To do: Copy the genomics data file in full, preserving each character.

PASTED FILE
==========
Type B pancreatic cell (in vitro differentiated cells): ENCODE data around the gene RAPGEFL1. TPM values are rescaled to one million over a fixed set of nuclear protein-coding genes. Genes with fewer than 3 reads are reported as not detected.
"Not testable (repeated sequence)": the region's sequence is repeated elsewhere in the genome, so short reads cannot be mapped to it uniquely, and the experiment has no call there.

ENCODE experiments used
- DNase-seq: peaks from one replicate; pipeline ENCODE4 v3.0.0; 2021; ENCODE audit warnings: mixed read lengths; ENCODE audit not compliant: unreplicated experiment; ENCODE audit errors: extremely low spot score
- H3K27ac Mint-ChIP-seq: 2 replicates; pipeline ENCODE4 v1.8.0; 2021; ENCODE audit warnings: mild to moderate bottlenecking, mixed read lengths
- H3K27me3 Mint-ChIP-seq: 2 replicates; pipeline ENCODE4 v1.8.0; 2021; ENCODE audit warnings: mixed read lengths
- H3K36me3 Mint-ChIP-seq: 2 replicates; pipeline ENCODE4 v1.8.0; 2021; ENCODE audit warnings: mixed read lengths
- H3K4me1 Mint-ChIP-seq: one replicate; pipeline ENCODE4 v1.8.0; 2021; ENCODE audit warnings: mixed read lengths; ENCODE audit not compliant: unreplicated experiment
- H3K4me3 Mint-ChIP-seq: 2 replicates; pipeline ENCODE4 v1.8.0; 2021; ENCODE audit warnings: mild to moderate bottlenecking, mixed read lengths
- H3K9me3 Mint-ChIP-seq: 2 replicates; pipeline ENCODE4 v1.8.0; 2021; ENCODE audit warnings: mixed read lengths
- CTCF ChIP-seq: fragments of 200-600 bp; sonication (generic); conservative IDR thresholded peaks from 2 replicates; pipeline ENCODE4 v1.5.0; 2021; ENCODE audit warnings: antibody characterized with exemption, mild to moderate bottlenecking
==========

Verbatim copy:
Type B pancreatic cell (in vitro differentiated cells): ENCODE data around the gene RAPGEFL1. TPM values are rescaled to one million over a fixed set of nuclear protein-coding genes. Genes with fewer than 3 reads are reported as not detected.
"Not testable (repeated sequence)": the region's sequence is repeated elsewhere in the genome, so short reads cannot be mapped to it uniquely, and the experiment has no call there.

ENCODE experiments used
- DNase-seq: peaks from one replicate; pipeline ENCODE4 v3.0.0; 2021; ENCODE audit warnings: mixed read lengths; ENCODE audit not compliant: unreplicated experiment; ENCODE audit errors: extremely low spot score
- H3K27ac Mint-ChIP-seq: 2 replicates; pipeline ENCODE4 v1.8.0; 2021; ENCODE audit warnings: mild to moderate bottlenecking, mixed read lengths
- H3K27me3 Mint-ChIP-seq: 2 replicates; pipeline ENCODE4 v1.8.0; 2021; ENCODE audit warnings: mixed read lengths
- H3K36me3 Mint-ChIP-seq: 2 replicates; pipeline ENCODE4 v1.8.0; 2021; ENCODE audit warnings: mixed read lengths
- H3K4me1 Mint-ChIP-seq: one replicate; pipeline ENCODE4 v1.8.0; 2021; ENCODE audit warnings: mixed read lengths; ENCODE audit not compliant: unreplicated experiment
- H3K4me3 Mint-ChIP-seq: 2 replicates; pipeline ENCODE4 v1.8.0; 2021; ENCODE audit warnings: mild to moderate bottlenecking, mixed read lengths
- H3K9me3 Mint-ChIP-seq: 2 replicates; pipeline ENCODE4 v1.8.0; 2021; ENCODE audit warnings: mixed read lengths
- CTCF ChIP-seq: fragments of 200-600 bp; sonication (generic); conservative IDR thresholded peaks from 2 replicates; pipeline ENCODE4 v1.5.0; 2021; ENCODE audit warnings: antibody characterized with exemption, mild to moderate bottlenecking